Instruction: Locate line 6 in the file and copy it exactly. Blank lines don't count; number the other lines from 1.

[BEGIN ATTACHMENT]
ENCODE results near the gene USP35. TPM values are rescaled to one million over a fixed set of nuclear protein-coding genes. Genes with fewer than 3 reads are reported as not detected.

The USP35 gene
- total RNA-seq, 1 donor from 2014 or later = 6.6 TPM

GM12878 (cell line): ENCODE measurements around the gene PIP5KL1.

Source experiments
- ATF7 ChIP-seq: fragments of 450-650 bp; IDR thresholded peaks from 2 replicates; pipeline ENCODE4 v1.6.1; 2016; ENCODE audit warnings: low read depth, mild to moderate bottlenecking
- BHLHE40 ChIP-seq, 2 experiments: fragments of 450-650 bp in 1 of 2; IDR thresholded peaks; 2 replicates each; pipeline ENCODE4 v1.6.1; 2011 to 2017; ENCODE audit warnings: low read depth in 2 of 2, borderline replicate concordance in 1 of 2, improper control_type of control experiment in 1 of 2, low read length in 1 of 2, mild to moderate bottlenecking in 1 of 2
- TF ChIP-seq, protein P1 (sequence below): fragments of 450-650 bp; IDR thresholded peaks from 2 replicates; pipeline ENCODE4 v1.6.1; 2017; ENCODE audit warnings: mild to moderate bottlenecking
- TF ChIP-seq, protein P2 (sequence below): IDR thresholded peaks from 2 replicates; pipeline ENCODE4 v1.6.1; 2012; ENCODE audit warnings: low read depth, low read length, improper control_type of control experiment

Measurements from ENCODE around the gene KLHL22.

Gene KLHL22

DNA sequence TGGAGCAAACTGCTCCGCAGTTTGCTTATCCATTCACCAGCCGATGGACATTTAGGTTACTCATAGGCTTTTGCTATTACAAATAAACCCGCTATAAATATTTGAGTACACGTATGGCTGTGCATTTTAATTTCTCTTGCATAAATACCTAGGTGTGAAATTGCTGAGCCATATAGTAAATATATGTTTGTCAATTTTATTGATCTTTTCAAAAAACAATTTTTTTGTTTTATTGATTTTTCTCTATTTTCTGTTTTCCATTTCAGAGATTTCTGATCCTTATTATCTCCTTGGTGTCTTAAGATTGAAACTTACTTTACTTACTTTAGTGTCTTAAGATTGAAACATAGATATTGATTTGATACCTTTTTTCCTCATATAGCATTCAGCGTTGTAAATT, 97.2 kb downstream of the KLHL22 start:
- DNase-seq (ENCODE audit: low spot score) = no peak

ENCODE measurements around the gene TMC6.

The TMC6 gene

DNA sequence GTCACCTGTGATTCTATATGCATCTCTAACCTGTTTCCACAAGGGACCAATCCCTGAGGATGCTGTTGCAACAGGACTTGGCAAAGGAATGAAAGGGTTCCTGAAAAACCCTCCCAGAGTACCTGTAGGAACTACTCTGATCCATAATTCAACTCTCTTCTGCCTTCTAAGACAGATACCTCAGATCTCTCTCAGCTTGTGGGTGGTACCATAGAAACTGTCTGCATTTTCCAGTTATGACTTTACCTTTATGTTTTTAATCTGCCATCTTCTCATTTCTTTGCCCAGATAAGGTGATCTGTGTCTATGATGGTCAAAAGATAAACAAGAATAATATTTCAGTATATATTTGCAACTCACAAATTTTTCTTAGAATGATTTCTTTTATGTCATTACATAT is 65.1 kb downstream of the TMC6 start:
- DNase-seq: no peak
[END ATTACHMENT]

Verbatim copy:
- ATF7 ChIP-seq: fragments of 450-650 bp; IDR thresholded peaks from 2 replicates; pipeline ENCODE4 v1.6.1; 2016; ENCODE audit warnings: low read depth, mild to moderate bottlenecking